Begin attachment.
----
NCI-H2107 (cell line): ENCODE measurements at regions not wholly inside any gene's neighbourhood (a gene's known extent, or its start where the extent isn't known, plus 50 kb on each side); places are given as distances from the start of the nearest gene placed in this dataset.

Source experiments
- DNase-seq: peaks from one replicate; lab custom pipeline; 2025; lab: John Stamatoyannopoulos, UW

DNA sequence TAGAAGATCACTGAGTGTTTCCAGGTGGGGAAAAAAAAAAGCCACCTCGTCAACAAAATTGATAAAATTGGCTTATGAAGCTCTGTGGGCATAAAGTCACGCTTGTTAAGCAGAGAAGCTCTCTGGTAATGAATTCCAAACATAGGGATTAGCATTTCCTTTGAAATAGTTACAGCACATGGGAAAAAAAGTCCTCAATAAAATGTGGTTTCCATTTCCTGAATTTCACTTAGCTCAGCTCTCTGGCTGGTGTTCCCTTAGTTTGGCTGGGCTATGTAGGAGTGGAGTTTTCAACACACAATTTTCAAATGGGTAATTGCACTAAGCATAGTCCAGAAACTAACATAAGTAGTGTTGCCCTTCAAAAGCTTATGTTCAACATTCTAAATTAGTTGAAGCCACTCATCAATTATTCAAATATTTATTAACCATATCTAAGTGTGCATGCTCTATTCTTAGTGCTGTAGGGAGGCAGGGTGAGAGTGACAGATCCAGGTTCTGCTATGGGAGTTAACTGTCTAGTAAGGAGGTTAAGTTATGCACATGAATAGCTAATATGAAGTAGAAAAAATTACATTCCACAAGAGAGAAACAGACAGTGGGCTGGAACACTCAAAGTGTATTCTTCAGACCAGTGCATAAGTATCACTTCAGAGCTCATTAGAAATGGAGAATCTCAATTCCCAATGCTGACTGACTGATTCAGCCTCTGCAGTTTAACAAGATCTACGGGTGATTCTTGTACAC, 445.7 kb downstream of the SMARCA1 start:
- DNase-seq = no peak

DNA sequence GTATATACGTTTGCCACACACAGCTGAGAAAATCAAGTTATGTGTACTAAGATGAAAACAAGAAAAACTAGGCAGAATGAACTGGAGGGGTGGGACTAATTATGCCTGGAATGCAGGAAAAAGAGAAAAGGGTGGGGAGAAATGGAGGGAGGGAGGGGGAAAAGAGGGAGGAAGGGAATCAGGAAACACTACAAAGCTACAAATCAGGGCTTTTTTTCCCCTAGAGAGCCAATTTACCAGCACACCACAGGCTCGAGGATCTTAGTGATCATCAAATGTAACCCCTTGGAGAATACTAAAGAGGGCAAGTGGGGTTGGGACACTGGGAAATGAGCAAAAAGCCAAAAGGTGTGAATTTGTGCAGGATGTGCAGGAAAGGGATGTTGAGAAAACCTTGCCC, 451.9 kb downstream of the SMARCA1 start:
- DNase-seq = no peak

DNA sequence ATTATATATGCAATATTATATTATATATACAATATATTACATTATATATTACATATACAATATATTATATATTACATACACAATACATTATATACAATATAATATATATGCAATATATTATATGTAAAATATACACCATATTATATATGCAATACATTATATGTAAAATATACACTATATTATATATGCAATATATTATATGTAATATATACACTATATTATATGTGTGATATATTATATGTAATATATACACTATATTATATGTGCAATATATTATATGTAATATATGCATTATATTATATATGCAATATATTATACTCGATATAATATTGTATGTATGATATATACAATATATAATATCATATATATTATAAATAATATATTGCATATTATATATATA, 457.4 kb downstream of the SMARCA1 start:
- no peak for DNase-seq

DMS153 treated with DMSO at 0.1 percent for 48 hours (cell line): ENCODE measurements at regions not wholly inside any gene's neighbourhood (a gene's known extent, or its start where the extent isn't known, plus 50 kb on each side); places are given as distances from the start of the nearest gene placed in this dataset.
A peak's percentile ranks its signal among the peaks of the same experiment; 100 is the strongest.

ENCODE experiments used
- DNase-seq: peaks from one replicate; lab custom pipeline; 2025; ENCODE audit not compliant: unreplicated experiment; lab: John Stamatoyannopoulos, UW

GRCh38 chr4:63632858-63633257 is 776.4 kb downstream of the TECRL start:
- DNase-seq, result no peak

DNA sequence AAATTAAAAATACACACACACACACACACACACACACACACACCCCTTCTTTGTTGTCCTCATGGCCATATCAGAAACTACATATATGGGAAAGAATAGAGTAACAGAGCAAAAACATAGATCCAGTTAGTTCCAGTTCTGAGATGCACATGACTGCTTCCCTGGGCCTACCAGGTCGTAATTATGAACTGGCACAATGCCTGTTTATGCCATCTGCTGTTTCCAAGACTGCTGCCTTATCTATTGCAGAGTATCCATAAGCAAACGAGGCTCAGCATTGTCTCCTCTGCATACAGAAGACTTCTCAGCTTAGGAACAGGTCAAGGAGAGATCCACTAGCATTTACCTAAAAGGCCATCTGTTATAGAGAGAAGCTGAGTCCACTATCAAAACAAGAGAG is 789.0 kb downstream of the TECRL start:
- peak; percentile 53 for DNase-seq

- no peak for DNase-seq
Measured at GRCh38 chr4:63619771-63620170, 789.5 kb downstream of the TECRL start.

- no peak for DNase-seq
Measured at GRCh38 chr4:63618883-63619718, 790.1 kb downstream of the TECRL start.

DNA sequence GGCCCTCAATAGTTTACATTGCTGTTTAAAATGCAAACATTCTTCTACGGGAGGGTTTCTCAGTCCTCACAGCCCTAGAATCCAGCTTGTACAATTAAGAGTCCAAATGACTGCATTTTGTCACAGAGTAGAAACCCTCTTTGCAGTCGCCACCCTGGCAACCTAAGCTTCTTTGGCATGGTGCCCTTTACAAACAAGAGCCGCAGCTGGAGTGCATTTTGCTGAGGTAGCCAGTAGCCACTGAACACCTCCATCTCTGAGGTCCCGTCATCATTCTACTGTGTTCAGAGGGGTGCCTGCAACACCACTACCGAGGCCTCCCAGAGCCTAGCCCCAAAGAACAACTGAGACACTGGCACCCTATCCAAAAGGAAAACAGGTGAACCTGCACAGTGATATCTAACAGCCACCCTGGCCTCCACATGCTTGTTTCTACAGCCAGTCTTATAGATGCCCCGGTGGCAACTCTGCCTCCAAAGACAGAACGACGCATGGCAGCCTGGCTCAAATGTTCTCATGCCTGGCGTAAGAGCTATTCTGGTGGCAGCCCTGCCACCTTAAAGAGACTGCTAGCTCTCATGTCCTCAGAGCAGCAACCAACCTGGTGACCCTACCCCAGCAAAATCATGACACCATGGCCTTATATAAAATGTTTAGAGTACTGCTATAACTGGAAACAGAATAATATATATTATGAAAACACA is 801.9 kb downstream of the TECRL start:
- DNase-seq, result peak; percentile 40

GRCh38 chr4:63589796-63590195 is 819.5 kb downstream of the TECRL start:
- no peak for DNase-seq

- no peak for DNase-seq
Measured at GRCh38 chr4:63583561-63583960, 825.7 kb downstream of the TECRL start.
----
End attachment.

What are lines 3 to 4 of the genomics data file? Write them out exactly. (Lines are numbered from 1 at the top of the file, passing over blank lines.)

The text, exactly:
- DNase-seq: peaks from one replicate; lab custom pipeline; 2025; lab: John Stamatoyannopoulos, UW

DNA sequence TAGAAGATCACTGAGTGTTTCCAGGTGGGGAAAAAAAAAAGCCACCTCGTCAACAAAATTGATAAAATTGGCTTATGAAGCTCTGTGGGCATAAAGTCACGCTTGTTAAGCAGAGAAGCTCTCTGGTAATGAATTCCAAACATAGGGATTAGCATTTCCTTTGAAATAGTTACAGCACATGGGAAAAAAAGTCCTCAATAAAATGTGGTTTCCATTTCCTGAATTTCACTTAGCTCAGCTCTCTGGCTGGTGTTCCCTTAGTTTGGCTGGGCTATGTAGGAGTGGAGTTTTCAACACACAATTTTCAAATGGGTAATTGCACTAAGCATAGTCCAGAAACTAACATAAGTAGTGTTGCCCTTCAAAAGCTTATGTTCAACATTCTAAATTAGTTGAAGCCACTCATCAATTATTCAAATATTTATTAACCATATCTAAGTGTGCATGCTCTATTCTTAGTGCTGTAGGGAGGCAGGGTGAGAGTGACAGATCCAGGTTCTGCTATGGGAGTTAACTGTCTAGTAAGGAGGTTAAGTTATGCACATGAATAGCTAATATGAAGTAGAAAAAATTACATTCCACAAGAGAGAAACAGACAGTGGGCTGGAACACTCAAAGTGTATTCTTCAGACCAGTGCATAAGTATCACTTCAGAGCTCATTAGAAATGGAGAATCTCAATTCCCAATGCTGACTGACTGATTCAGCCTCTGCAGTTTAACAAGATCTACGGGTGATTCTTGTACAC, 445.7 kb downstream of the SMARCA1 start: